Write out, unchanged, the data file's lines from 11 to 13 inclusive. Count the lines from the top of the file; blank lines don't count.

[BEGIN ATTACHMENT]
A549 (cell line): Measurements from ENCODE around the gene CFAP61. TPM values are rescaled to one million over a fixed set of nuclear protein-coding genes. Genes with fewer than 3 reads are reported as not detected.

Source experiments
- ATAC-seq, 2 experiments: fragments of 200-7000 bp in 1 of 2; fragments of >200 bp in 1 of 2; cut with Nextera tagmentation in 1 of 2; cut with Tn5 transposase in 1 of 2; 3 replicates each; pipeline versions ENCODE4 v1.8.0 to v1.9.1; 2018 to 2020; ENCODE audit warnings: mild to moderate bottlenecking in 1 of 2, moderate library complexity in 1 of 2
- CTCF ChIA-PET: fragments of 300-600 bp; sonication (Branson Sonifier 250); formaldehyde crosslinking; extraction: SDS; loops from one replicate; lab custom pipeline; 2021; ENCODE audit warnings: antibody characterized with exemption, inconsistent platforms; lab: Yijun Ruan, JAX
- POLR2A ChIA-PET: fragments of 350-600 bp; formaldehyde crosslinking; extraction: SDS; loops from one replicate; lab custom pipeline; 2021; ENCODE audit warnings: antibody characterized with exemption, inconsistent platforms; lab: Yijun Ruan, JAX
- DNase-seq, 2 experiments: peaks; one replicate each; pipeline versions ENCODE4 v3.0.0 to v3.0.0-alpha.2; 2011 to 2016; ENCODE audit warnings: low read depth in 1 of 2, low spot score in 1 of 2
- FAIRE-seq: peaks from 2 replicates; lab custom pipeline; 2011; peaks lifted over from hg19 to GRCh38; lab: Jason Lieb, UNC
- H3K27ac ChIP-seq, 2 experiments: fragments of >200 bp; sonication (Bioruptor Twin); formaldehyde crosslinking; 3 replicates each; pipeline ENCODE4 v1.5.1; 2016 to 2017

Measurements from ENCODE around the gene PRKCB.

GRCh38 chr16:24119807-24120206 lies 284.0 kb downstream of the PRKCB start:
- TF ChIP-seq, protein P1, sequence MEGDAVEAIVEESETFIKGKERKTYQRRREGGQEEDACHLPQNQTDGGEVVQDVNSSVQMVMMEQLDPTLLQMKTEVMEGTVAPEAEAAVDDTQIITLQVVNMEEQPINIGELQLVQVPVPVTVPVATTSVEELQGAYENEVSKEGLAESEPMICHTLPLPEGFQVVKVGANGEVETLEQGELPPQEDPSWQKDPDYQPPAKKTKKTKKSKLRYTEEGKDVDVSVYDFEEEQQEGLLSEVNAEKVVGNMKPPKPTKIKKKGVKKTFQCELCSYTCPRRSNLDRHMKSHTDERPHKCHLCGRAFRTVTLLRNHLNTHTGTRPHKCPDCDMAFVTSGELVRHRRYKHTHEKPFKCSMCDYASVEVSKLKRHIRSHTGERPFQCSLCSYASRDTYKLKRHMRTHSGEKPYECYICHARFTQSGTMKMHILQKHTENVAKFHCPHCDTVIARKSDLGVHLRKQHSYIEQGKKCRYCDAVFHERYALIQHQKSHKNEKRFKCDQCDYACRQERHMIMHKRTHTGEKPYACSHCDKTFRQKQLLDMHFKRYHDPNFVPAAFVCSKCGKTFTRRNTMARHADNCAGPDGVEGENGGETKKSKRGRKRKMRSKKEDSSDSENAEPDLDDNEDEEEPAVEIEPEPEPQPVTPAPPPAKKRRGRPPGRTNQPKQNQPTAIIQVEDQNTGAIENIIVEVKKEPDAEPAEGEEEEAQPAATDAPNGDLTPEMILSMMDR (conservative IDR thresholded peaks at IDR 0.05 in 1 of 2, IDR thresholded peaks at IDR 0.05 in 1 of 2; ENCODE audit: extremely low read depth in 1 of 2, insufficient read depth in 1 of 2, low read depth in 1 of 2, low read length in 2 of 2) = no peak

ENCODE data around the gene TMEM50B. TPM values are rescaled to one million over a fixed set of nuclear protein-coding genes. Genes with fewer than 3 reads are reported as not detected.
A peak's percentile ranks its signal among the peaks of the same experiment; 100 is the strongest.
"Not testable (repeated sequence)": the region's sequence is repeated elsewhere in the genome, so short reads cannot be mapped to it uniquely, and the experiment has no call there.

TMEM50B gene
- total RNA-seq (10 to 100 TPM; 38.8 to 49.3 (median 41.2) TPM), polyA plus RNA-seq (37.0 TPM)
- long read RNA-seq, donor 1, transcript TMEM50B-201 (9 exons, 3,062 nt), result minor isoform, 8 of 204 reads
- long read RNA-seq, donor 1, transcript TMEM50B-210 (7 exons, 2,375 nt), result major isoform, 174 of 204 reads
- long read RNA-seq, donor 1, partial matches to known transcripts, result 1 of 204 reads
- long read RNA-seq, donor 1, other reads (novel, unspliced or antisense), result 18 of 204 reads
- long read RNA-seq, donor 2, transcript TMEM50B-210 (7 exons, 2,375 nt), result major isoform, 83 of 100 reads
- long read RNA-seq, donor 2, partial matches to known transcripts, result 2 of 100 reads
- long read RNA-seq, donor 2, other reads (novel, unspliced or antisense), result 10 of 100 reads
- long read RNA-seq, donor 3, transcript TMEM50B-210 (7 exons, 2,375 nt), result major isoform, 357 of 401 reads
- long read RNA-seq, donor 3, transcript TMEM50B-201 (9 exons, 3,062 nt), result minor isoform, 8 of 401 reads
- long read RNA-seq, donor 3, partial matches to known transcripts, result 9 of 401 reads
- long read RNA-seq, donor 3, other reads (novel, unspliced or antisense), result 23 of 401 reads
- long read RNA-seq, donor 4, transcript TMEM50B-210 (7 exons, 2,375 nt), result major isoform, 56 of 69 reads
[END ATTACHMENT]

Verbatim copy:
- TF ChIP-seq, protein P1, sequence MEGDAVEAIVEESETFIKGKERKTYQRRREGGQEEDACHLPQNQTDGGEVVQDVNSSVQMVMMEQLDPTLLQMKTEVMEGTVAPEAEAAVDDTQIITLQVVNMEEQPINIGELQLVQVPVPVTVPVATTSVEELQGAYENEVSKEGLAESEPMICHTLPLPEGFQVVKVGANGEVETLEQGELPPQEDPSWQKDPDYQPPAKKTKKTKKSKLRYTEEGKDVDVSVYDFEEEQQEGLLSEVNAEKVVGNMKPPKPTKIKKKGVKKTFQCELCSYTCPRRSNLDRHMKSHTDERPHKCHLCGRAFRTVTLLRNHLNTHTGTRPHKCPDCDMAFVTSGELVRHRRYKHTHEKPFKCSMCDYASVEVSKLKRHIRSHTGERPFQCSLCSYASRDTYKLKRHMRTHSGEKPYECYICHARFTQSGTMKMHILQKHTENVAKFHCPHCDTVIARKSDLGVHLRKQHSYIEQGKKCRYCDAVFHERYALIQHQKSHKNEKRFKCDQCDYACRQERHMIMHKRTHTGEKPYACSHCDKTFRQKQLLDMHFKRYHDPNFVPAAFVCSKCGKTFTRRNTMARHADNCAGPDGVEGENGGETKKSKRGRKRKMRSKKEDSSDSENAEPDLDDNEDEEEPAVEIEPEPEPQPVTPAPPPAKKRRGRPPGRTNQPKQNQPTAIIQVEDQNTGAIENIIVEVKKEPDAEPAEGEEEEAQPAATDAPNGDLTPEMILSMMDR (conservative IDR thresholded peaks at IDR 0.05 in 1 of 2, IDR thresholded peaks at IDR 0.05 in 1 of 2; ENCODE audit: extremely low read depth in 1 of 2, insufficient read depth in 1 of 2, low read depth in 1 of 2, low read length in 2 of 2) = no peak

ENCODE data around the gene TMEM50B. TPM values are rescaled to one million over a fixed set of nuclear protein-coding genes. Genes with fewer than 3 reads are reported as not detected.
A peak's percentile ranks its signal among the peaks of the same experiment; 100 is the strongest.